Making Haste and Waste in Iraq

Baby we can do it
Take the time – do it right,
We can do it, Baby –
Do it tonight.
– S.O.S. Band, Take Your Time

I said, I hope you get your constitution written on time, and he agreed… He understands the need for of a timely write of the constitution.
– George W. Bush, On his conversation with Iraqi Prime Minister Ayad Allawi, 28 April 2005

It is depressing to watch the US government pressure the Iraqi Transitional National Assembly to complete the drafting of its country’s constitution. As always, the Bush administration places higher priority on partisan politics at home than the successful democratization and governance of Iraq. If constitution drafting can be checked off the to-do list, then Republicans standing for re-election in 2006 can point to a tangible accomplishment of the new Iraqi government, and try to strike a hopeful note about the abysmal situation they and their president have created.

But will a constitution created in haste really signal a positive achievement? In all likelihood, it will simply codify, in the nation’s supreme legal document, the sectarian divisions that already threaten to rip the country apart. The Sunis remain largely estranged from the process. The kind of negotiation and compromise necessary to build sufficient cohesion to avoid civil war will take time.

But now the first arbitrary deadline has been passed and the Bush administration wants the constitution done yesterday!

The drafting of a constitution is the single most important political act in the governance of a country. If America is, as our politicians like to tell us, the greatest nation on earth – and, indeed, if that phrase has any discernable meaning beyond its hollow, prideful jingoism – it is entirely down to the fact that it has an absolutely beautiful constitutional system. Sure, the US Constitution contains the quirks borne of compromise and historical context. Sure, Madison and others agreed, even at the time, that it was an imperfect document. Sure, the Constitution is more principled and noble in conception than it is in practice, given the careless disregard our politicians sometimes have for it. But no other country in the world has so ably defined the mechanisms of self-governance, finding the delicate balance between effective administration of the public welfare and curtailing the awesome power of the state over the rights of the individual.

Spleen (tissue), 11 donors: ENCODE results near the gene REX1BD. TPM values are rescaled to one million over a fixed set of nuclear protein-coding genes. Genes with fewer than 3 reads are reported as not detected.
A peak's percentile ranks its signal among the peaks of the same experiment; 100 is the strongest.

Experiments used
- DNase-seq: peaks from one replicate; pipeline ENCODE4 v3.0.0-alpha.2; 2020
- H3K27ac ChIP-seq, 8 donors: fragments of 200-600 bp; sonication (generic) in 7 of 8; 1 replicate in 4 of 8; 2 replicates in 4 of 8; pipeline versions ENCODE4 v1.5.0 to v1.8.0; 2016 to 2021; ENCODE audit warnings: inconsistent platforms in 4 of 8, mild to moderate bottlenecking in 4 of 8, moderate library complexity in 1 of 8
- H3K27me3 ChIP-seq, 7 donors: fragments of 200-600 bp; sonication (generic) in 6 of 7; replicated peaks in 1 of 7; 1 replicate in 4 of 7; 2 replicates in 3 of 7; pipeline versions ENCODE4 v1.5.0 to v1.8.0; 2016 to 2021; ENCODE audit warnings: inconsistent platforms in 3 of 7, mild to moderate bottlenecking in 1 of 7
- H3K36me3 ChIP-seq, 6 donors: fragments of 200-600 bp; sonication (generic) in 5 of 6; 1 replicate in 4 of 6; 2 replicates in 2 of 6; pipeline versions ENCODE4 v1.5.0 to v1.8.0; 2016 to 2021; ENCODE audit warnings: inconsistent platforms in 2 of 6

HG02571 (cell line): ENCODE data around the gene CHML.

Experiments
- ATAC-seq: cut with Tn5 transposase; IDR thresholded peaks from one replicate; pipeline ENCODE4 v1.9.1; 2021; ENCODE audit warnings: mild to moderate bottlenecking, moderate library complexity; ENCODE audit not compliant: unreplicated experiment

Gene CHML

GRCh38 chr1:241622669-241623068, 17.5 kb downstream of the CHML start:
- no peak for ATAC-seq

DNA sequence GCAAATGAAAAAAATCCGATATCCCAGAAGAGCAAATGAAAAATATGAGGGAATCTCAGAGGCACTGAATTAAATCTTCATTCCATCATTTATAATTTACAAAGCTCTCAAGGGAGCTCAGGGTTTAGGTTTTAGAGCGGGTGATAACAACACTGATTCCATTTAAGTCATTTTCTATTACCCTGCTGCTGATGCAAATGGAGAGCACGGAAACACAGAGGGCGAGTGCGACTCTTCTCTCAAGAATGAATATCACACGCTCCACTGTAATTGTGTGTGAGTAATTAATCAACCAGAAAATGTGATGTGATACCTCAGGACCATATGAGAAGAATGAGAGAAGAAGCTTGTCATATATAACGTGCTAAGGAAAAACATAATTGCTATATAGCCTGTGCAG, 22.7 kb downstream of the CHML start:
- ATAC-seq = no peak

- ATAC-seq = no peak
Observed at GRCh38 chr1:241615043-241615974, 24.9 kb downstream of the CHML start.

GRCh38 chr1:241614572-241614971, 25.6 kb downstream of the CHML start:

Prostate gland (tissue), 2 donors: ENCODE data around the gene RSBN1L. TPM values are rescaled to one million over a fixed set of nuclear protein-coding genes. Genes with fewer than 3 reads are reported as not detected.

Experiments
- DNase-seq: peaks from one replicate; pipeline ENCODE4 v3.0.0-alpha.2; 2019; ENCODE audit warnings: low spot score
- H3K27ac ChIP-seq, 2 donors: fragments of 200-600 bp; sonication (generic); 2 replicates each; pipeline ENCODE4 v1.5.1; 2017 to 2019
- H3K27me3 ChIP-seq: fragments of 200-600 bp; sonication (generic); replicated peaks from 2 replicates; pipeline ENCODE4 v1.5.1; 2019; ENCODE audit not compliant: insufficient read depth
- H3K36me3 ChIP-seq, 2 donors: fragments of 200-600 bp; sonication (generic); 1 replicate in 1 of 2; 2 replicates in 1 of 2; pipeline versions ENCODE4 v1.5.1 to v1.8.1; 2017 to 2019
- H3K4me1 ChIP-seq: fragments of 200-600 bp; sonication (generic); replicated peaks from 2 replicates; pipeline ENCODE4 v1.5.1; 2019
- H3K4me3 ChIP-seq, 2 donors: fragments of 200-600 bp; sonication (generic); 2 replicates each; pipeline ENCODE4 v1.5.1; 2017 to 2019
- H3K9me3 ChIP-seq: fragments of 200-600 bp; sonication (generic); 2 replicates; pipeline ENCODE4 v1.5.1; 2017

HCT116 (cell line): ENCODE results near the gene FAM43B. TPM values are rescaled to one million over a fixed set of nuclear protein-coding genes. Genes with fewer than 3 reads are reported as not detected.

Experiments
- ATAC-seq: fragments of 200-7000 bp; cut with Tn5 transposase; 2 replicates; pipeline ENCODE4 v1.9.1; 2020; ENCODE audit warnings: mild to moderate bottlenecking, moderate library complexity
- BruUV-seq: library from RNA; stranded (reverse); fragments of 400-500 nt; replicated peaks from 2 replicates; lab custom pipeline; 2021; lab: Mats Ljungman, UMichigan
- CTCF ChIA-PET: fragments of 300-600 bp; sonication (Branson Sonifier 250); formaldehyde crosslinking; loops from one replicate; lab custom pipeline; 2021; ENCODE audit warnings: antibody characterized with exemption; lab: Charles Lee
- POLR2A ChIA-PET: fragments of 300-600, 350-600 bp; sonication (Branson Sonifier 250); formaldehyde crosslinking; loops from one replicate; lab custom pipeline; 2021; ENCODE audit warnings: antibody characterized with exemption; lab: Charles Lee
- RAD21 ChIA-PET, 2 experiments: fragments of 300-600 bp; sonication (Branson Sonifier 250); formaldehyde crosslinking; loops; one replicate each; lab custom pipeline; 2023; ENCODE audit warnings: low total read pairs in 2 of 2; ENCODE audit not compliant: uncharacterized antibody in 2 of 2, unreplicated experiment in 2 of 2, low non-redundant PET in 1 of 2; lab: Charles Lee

The American experience itself shows that these things take time. The Philadelphia Constitutional Convention of 1787 commenced on 25 May. It was not until 29 September – more than four months later – that the Constitution was approved by Congress and sent to the states for ratification. This is more than a month longer than the Bush administration mandated for the drafting of Iraq’s Constitution. And let’s not forget that the work of the Constitutional Convention was preceded by the Annapolis Conference in 1786 and by weeks of crucial advance work by James Madison and the delegates of Virginia; or that the Bill of Rights, the crowning achievement of American constitutionalism, wasn’t ratified until 1791. The Iraqis were starting from scratch on 16 May, and were asked to be done by 15 August.

You may also have noticed that the Iraqi’s are working under somewhat more difficult circumstances than the American delegates to the Constitutional Convention in Philadelphia. America was enjoying peace and prosperity unheard of in a newly-minted, formerly colonial country. The delegates to the convention were all established legislators and included some of the most brilliant political minds of their day – or of any day, for that matter. The issues dividing the delegates were well-drawn, with the country having had the benefit of nearly a decade of experience with democratic self-governance under the Articles of Confederation. Iraq, on the other hand, is a shambles. It’s all the constitutional delegates can do to get themselves to the meetings alive!

It is patently unrealistic to expect an inexperienced, cobbled-together, sectarian, shell-shocked group of would-be politicians to do in three months what James Madison, Alexander Hamilton, Roger Sherman, and their colleagues could not do in four.

If only President Bush weren’t on another protracted vacation, he might be able to lend them a hand.

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